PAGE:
These three things; having a good reason, reviewing the past, and acknowledging the pain will help alleviate the fears associated with change and set you up well for taking the next steps which we’ll talk about next week.

Leading Change – Part 2

Last week we left off in the middle of talking about four things people fear about change.  The first was that change makes people feel awkward and uncertain. The second was they tend to focus on what they will have to let go instead of what good the change may bring. That brings us to the other two fears that cause people to resist change.

Ridicule

On March 2, 1962, basketball great Wilt Chamberlain did something no one else had ever done. He scored 100 points in a single game. That night Chamberlain scored 28 of those points at the free-throw line (he made 28 out of 30). What’s significant about that is Chamberlain’s lifetime free throw average was 51 percent. What was different that night? He experimented that night with the “granny shot.” Instead of shooting his free throws from overhead like most people, he tried something that had made another NBA star, Rick Barry, very successful. He shot underhanded, swinging his shot up from between his knees. It worked.

Despite the success he experienced with this different way of shooting, Wilt Chamberlain gave up the “granny shot.” He went back to his old, much less successful shooting style. Why? In his own words from his autobiography, “I felt silly, like a sissy, shooting underhanded. I know I was wrong. I know some of the best foul shooters in history shot that way. Even now, the best one in the NBA, Rick Barry, shoots underhanded. I just couldn’t do it.” As I read about this story I didn’t see evidence that he was actually ridiculed. Nevertheless, his fear of ridicule drove him to make a very bad decision not to change.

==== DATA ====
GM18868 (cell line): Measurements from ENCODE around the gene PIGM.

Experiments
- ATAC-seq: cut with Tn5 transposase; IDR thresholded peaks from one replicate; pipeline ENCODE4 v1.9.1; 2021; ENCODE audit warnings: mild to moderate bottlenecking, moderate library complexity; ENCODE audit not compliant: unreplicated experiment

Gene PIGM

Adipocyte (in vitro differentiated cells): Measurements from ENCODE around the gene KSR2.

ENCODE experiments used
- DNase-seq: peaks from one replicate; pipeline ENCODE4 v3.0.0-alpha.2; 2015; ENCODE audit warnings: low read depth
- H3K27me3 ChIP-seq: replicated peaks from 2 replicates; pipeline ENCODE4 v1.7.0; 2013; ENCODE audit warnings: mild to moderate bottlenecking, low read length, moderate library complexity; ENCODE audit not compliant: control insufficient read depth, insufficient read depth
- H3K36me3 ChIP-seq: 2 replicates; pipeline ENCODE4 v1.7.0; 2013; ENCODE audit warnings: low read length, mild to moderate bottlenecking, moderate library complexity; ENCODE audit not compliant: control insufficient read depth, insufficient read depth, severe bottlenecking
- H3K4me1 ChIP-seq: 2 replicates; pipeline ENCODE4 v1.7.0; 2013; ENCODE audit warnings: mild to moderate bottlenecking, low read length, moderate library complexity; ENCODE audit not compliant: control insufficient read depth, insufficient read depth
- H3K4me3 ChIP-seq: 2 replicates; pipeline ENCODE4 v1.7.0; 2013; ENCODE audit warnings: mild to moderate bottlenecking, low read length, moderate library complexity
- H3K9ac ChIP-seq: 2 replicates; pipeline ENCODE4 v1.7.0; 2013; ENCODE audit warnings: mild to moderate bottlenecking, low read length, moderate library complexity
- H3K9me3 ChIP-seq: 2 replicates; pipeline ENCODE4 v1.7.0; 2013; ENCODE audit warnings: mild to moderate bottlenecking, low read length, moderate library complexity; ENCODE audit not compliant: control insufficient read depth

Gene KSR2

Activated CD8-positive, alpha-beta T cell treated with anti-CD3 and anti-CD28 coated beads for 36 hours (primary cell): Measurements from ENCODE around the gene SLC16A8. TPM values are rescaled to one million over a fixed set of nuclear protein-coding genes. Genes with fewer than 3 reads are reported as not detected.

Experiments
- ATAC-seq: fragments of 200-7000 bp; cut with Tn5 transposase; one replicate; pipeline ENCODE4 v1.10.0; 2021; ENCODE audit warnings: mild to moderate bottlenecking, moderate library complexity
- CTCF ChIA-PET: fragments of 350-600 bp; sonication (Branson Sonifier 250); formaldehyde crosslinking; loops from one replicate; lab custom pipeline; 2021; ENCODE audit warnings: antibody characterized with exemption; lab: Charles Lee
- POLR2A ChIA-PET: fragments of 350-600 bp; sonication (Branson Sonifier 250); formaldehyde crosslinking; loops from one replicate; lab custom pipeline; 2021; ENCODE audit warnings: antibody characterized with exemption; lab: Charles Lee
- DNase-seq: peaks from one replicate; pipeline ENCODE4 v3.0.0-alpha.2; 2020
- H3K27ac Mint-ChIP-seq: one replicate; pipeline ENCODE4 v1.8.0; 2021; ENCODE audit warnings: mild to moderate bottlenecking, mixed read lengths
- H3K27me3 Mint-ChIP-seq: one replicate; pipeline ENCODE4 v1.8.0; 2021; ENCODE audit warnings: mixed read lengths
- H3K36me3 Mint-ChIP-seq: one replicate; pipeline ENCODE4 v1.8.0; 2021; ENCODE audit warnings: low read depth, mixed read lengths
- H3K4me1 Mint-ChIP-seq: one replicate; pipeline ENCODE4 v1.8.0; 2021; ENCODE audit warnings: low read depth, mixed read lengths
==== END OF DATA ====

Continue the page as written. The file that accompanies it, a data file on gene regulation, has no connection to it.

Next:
Isolation

During this year of pandemic, we’ve often heard the phrase, “We’re all in this together,” haven’t we? The lifestyle we’ve adopted in response to the COVID-19 pandemic has been a huge, uncomfortable change. It was forced upon us by factors outside our control. Change like that tends to make people feel isolated, like they’re going through it alone. We human beings are programmed for community and interaction and isolation feels scary. During the pandemic, people have not only felt isolated by the change, many times we have been physically isolated. That’s why we keep hearing the reminder that we’re all in this together. It’s an attempt to calm the fear of isolation.

It doesn’t have to be a pandemic that may actually isolate us to make us feel isolated. When we are faced with a need to change, one that we didn’t initiate out of a desire to grow, we tend to internalize it and feel like we’re going through it alone. Even if the entire organization is going through the same thing, I can feel like nobody understands how this change is affecting my life. I can feel isolated and alone which is another reason people resist change.

Conclusion

Awkwardness and uncertainty, Letting go of something comfortable, fear of ridicule, fear of isolation. These are all real reactions to changes that come from outside us. If we want to lead change successfully, we would do well to acknowledge these feelings. We’ve felt them ourselves, after all, haven’t we? Understanding where resistance comes from will help us better introduce and navigate through change as leaders.

Next week, we’ll talk about how understanding these fears in our people can help us lead change more effectively.

Leading Change – Part 1

Here’s something I’ve often wondered about. According to Daniel Pink and others, people are intrinsically motivated by “mastery.” Mastery means getting better at things. There is an almost universally inherent desire, a drive if you will, to get better at things we enjoy. Yet, people also seem, almost universally, to hate change. How can both be true?  Winston Churchill said, “To improve is to change, so to be perfect is to have changed often.” Not all change is growth, but all growth is change. How can people drive for improvement and growth but, at the same time resist change?